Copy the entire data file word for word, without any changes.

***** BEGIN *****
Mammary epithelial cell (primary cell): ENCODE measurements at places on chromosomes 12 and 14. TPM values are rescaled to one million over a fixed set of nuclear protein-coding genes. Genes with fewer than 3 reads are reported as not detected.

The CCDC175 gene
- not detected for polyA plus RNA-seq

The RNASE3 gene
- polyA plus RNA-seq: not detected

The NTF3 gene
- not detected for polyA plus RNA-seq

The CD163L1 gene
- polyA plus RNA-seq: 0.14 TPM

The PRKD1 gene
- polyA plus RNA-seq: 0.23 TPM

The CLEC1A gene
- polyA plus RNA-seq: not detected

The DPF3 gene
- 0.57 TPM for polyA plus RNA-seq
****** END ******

Mammary epithelial cell (primary cell): ENCODE measurements at places on chromosomes 12 and 14. TPM values are rescaled to one million over a fixed set of nuclear protein-coding genes. Genes with fewer than 3 reads are reported as not detected.

The CCDC175 gene
- not detected for polyA plus RNA-seq

The RNASE3 gene
- polyA plus RNA-seq: not detected

The NTF3 gene
- not detected for polyA plus RNA-seq

The CD163L1 gene
- polyA plus RNA-seq: 0.14 TPM

The PRKD1 gene
- polyA plus RNA-seq: 0.23 TPM

The CLEC1A gene
- polyA plus RNA-seq: not detected

The DPF3 gene
- 0.57 TPM for polyA plus RNA-seq